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Smorgasbord Health Column – UnSeasonal Affective Disorder – The Missing Link – Vitamin D by Sally Cronin | Smorgasbord Blog Magazine

For those of you who aren’t aware, Sally Cronin isn’t only an amazing author and blogger, but she is a certified nutritionist. And among her many series she holds at her Smorgasbord Invitation, Sally shares important information about health and simple things we can do to keep our bodies in check – especially as we age.

This a great accompaniment article to Sally’s Cholesterol series, today – Sally educates us on the importance of our bodies getting enough Vitamin D – especially in Covid times, today at Smorgasbord Health.

Sally also explains the link between Vitamin D and statin drugs and how to get enough of the vitamin in our diets, along with proper dosages.

 

Smorgasbord Health Column – UnSeasonal Affective Disorder – The Missing Link – Vitamin D by Sally Cronin

 

 

Normally I would refer to Seasonal Affective Disorder in February as the winter months take their toll on our physical, mental and emotional health. However, reading the various reports in the media on Vitamin D Deficiency being one of the causes for susceptibility to Covid-19 and raised concerns on the levels of mental health issues including depression, the comments from readers who are experiencing lack of energy and focus, I began to see some parallels to SAD, but six months ahead of schedule. You can find more about SAD in Part One

Regular visitors will have read my previous posts on Vitamin D but as one of the key nutrients for the efficiency of our immune system, I will keep banging this particular drum.

First a reminder if you missed the first post in this series of the symptoms of Seasonal Affective Disorder.

  • Depression
  • Anxiety
  • Inability to concentrate
  • Unexplained weight gain and loss
  • Slow growth in children,
  • Overeating of carbohydrates and sugars
  • Insomnia
  • Increased infections.

In my recent series Project 101 – Resilience I shared some of the recent research into the nutrient’s connection to the current pandemic.

There have been a number of risk factors identified that put certain groups of the population at a higher risk of a critical outcome from being infected with Covid- 19 – one of these is a deficiency of Vitamin D which is also a key nutrient in preventing SAD.

It was initially thought to be more common in those living in the Northern Hemisphere. However, there is also evidence that shows that middle-aged women in countries such as Greece and Italy also suffer from Vitamin D deficiency, largely due to the fact that they tend to cover up and avoid the sunshine. Many countries now fortify dairy products and other foods and that does appear to help the deficiency status of the population.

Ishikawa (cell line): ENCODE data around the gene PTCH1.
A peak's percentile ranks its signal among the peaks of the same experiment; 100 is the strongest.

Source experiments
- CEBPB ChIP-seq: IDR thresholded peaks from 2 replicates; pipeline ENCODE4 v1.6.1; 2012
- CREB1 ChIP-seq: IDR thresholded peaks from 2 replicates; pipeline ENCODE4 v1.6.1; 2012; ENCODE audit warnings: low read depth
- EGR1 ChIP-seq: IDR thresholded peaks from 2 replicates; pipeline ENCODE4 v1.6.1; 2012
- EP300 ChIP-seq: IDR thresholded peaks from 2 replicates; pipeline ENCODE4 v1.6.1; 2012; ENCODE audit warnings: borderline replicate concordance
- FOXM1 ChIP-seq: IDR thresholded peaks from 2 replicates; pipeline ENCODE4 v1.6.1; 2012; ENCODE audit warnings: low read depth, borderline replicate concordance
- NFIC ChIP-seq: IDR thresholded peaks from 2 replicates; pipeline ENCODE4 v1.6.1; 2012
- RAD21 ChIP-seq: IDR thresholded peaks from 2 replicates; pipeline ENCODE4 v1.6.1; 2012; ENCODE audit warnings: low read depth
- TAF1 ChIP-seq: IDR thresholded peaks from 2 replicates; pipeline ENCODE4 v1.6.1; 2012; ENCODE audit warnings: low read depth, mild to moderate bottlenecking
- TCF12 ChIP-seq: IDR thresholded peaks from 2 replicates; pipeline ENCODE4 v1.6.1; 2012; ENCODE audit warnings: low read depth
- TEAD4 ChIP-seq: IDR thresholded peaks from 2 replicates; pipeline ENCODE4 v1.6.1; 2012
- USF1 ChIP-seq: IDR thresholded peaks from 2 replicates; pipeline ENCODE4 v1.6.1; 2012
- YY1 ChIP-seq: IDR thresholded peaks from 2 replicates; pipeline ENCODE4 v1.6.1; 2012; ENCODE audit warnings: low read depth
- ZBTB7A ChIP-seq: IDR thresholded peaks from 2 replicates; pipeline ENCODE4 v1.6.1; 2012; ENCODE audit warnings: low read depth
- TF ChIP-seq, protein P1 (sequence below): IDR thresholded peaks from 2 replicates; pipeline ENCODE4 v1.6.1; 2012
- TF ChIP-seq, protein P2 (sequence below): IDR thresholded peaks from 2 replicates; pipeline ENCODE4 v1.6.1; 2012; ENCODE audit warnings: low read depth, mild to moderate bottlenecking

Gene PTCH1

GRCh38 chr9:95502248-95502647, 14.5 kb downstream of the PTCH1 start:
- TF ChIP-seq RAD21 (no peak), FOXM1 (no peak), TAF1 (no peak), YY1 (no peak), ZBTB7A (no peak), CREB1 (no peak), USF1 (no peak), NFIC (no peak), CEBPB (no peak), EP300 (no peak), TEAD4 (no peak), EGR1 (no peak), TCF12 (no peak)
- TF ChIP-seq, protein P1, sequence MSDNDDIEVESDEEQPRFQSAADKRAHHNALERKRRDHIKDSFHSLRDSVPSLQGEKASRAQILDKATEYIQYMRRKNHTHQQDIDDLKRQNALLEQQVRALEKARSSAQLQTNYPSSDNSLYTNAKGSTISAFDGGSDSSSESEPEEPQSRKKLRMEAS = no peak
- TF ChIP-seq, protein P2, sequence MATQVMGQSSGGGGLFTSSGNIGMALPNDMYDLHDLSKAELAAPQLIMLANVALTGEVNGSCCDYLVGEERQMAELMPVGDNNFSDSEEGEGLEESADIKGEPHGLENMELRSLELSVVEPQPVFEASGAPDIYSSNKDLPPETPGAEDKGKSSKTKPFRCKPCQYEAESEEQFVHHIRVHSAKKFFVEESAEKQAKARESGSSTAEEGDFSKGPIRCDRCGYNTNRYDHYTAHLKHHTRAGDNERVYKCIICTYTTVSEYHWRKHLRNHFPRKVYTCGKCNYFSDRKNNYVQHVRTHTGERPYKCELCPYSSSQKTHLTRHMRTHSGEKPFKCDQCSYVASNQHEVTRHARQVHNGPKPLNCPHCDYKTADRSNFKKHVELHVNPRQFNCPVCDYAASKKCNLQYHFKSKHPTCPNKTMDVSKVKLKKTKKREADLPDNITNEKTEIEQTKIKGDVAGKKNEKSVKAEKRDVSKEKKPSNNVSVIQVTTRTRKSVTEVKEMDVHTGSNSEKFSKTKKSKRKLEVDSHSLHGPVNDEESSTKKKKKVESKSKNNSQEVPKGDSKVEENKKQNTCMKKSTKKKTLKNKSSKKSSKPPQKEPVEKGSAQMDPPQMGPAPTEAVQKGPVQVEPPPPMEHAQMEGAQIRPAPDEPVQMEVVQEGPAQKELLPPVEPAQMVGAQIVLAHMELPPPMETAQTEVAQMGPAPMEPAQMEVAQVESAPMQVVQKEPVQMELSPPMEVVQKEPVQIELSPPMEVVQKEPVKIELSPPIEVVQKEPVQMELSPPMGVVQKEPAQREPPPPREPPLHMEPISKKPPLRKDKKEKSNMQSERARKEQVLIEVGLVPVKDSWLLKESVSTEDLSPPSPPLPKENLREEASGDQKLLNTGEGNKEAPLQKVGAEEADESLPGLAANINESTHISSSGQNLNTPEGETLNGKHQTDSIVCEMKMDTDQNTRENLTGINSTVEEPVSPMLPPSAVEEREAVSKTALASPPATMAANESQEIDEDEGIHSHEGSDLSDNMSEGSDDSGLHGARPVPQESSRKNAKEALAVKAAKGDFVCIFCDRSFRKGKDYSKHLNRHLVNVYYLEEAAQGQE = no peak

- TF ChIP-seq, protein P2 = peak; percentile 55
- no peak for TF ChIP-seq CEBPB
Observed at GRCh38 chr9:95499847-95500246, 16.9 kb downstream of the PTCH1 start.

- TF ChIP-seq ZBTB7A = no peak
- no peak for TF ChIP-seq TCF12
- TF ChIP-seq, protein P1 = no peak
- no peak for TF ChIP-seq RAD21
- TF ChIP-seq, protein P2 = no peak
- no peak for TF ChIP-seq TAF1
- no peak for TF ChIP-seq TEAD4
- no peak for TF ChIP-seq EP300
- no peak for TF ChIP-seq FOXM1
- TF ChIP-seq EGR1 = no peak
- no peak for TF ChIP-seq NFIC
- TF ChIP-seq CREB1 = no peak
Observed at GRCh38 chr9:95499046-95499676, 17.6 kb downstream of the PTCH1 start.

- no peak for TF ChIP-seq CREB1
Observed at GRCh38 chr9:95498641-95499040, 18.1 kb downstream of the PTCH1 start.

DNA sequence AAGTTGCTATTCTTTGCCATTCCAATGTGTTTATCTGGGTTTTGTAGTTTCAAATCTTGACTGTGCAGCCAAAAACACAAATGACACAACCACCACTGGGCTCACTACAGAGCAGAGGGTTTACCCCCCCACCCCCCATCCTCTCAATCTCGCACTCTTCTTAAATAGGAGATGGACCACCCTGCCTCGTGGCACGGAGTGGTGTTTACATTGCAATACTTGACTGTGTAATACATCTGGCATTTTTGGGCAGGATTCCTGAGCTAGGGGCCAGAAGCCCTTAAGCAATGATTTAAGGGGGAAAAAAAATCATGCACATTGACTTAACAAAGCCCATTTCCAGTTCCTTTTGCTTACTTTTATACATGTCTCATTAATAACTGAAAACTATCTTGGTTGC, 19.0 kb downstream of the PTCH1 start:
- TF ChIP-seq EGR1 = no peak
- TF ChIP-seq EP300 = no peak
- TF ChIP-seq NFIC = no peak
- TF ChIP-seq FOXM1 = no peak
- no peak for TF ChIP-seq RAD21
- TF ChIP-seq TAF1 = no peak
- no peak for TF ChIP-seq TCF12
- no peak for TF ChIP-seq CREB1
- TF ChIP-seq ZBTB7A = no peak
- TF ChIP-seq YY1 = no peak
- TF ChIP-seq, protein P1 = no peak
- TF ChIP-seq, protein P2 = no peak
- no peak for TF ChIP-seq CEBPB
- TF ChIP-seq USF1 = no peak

There have been a number of studies to determine if in fact having sufficient Vitamin D levels offers protection or minimises the severity of Covid-19, and this is obviously going to be ongoing and interesting to follow. . . continue reading at Sally’s blog.

 

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Original Source: Smorgasbord Health Column – UnSeasonal Affective Disorder – The Missing Link – Vitamin D by Sally Cronin | Smorgasbord Blog Magazine

 

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D.G. Kaye is a nonfiction/memoir writer, who writes from her own life experiences and self-medicates with a daily dose of humor.

16 Comments

  • Hilary Melton-Butcher

    Hi Debby – Sally certainly seems to have the necessary knowledge to remind us of what we need … I’m lucky with my health and take care of it … we have sun today – so I’m off for a walk to get the sun on my face and hands at least! It’s so clearly written … thanks for this post and the link over to Sally … take care and all the very best – Hilary

  • Jacqui

    I don’t think I suffer from SAD but I have lived most of my life in sunny climes. Moving to Seattle makes me shiver. This is a good overview, Deb.

  • Diane McGyver

    I heard this message from above (aka the sun) several years ago. When I’m not outside in the winter drinking that sunshine every day, I take Vitamin D. Summer is different. I’m out for hours on end with no sunscreen to block that wonderful Vitamin D.

    I’m not surprised kids are dificient in it. They’re seldom outside and when they are, they’re slathered with sunscreen. My kids weren’t and never had a problem. Given our mixed-bag of DNA, we don’t burn; we just turn brown.

    Back in 2014, I learned about the link between colds/flues and zinc and Vitamin D. After a little research, I found the 3rd item in the trinity: selinium. Since I started taking these at different intervals throughout the year, I have not been sick. That’s six years and five months without a cold or flu. I brag about my immune system. It’s my invisible mask. Actually, it’s a hazmat suit.

    • dgkaye

      Lol Diane, great story, but also great genes and DNA 🙂 But you are right, Zinc and Selenium are critical minerals for our immune system. And I do remember you saying something about your trusted zinc, a few years back! Stay healthy! 🙂 x

  • Miriam Elston Hurdle

    This is an important article, Debby! My daughter lives in Oregon and her doctor made the same recommendations to her. When the sun comes out, she makes sure to have the kids out. They go to the beaches often to get some sun. Even though one-third of the year is rainy, they try to catch the sun intentionally. Thank you for reblog!

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